Definition: ‘atrialisation’ of the right ventricle with inferior placement of the septal and posterior leaflet of the tricuspid valve (most common redundant anterior leaflet). Associated defects: ASD.
Prevalence: <1% of congenital heart disease.
Various clinical pictures depending on position of leaflet: TR, RV hypoplasia, RVOTO, systolic and diastolic dysfunction of LV and associated defects.
RA enlargement and accessory pathways predispose to arrhythmias.
Echo (Gose score), CXR (cardiomegaly)
Aberrant tendinous chords
- Neonates: CCF due to TR and RV dysfunction, commence prostaglandin E1 = alprostadil (starting dose 20 ng/kg/min) to augment PBF. However a large PDA with left to right shunt can cause systemic hypoperfusion (circular shunt due to PR): cease alprostadil.
- Adolescents/adults: right heart failure due to TR (can cause cardiomyopathy and arrhythmias).
ECG, CXR, CUS, FBE, clotting, UECs, PRBC (4), FFP (2), platelets (2), cryoprecipitate (2).
Methylprednisolone 10 mg/kg 12 hrs and 6 hrs pre surgery in neonates.
Depends on clinical and anatomical presentation: tricuspid valve repair: annuloplasty +/- prosthetic ring; tricuspid valve replacement (mechanical or bioprosthetic); 1 ½ ventricle repair (Glenn/Fontan surgery).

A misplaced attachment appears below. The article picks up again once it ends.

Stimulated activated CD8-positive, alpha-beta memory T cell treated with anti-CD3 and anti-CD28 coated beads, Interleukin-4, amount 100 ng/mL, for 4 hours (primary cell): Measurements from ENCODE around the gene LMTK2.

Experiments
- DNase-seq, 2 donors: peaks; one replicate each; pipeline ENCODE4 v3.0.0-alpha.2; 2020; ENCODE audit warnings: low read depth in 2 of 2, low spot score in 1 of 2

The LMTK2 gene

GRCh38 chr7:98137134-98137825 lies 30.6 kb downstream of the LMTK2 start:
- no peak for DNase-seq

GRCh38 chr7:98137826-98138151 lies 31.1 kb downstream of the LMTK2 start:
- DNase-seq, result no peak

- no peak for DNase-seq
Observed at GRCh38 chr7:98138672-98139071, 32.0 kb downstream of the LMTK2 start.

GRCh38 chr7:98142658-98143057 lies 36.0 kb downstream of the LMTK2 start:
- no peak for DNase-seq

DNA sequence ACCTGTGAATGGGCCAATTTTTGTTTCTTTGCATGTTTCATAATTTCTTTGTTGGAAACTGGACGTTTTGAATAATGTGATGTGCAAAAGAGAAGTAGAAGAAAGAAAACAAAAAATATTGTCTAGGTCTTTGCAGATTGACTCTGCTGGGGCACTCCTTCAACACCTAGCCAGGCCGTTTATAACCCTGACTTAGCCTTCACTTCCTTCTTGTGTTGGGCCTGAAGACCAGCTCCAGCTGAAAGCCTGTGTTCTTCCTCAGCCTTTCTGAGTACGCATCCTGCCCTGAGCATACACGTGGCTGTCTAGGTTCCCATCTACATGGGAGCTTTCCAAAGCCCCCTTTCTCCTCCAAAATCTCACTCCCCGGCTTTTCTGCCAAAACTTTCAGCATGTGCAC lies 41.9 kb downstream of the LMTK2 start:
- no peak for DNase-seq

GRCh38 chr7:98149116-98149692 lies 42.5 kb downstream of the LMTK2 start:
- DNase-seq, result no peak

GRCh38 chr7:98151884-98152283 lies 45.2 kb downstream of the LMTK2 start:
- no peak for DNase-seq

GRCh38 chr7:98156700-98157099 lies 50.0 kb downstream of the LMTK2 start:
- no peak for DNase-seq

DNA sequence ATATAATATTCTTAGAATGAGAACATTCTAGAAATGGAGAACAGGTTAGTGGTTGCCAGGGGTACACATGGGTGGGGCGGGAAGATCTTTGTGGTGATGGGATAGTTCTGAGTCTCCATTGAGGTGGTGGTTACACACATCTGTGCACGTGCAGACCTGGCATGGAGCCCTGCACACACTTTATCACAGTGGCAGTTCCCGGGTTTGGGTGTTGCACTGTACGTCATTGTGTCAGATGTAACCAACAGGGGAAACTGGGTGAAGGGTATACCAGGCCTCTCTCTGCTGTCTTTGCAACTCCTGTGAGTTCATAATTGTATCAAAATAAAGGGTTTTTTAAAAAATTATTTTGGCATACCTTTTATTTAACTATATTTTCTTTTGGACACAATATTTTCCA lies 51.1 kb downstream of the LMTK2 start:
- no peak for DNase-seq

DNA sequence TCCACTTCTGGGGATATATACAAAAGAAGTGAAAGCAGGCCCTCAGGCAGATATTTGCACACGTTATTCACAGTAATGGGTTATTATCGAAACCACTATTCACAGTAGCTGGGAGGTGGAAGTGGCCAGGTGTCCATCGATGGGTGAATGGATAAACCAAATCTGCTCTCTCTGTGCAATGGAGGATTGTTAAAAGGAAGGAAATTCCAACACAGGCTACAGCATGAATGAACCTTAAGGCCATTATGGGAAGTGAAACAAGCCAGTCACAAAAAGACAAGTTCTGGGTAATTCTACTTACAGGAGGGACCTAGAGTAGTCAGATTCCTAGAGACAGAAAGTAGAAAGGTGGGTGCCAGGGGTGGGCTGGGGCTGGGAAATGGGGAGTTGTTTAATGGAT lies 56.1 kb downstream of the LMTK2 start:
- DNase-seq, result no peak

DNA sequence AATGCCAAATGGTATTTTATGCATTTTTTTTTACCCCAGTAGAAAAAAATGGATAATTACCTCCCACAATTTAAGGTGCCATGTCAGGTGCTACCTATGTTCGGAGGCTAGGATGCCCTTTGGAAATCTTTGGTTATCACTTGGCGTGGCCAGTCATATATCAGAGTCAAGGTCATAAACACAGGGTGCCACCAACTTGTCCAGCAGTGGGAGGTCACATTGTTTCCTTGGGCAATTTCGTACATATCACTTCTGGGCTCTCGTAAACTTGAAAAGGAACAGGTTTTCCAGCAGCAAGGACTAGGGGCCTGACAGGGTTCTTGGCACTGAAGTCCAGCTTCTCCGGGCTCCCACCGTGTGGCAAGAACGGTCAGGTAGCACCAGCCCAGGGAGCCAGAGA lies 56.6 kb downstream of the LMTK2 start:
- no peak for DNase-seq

- In tricuspid valve repair or replacement: anticipate RV dysfunction: milrinone (0.25-1 mcg/kg/min), arrhythmias
- Anticoagulation: commence heparin 10 U/kg/hr once no bleeding, increase heparin dose further to adjust for therapeutic APTT
- Vitamin K antagonist in mechanical valve (INR 2.5-3.5) once stable and all drains removed. Continue UFH until INR >2.0 for two consecutive days.
- 1 ½ ventricle repair (Glenn Shunt)
- Fontan surgey (Fontan circulation)
- Arrhythmia (accessory pathways)
Depends on presentation, clinical symptoms, anatomical presentation and type of surgery.
 Heart. 2008 Feb;94(2):237-43: Paranon et al: Ebstein’s anomaly of the tricuspid valve: from fetus to adult: congenital heart disease.
 Semin Thorac Cardiovasc Surg Pediatr Card Surg Ann 2009.12:63-65: Bove et al: How I Manage Neonatal Ebstein’s Anomaly